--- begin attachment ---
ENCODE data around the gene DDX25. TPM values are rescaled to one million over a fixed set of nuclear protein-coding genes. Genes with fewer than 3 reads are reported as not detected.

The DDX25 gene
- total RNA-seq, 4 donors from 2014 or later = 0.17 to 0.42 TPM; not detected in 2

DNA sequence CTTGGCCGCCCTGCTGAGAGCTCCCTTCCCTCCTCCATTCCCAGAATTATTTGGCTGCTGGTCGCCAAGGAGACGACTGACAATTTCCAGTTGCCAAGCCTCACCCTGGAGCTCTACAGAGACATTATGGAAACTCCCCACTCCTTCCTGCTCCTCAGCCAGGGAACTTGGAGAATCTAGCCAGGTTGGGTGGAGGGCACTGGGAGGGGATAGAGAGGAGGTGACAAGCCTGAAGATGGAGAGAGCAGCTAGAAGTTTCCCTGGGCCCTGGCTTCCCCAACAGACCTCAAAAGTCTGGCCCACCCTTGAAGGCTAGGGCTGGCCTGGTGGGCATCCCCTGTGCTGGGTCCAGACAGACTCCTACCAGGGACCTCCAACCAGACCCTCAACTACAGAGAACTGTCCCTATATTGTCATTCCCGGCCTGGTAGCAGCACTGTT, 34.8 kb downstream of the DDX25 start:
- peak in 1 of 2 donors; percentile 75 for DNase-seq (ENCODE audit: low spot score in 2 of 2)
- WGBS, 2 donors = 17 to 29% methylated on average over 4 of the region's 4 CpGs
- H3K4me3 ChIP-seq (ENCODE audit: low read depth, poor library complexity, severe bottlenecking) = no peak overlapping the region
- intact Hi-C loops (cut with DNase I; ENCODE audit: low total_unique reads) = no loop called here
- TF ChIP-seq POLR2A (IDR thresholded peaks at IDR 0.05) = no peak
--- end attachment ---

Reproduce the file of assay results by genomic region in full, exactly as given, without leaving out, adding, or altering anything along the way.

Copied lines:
ENCODE data around the gene DDX25. TPM values are rescaled to one million over a fixed set of nuclear protein-coding genes. Genes with fewer than 3 reads are reported as not detected.

The DDX25 gene
- total RNA-seq, 4 donors from 2014 or later = 0.17 to 0.42 TPM; not detected in 2

DNA sequence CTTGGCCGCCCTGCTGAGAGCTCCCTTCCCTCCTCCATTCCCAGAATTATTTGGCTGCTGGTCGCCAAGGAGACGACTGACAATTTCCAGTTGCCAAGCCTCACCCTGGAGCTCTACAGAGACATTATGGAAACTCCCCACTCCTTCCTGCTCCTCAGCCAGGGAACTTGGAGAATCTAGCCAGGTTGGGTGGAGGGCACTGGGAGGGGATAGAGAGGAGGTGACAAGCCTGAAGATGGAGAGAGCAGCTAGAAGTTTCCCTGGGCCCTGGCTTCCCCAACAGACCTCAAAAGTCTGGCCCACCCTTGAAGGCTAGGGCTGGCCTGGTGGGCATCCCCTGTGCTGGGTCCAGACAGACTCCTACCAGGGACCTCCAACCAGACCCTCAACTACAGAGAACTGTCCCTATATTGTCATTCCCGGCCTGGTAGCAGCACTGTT, 34.8 kb downstream of the DDX25 start:
- peak in 1 of 2 donors; percentile 75 for DNase-seq (ENCODE audit: low spot score in 2 of 2)
- WGBS, 2 donors = 17 to 29% methylated on average over 4 of the region's 4 CpGs
- H3K4me3 ChIP-seq (ENCODE audit: low read depth, poor library complexity, severe bottlenecking) = no peak overlapping the region
- intact Hi-C loops (cut with DNase I; ENCODE audit: low total_unique reads) = no loop called here
- TF ChIP-seq POLR2A (IDR thresholded peaks at IDR 0.05) = no peak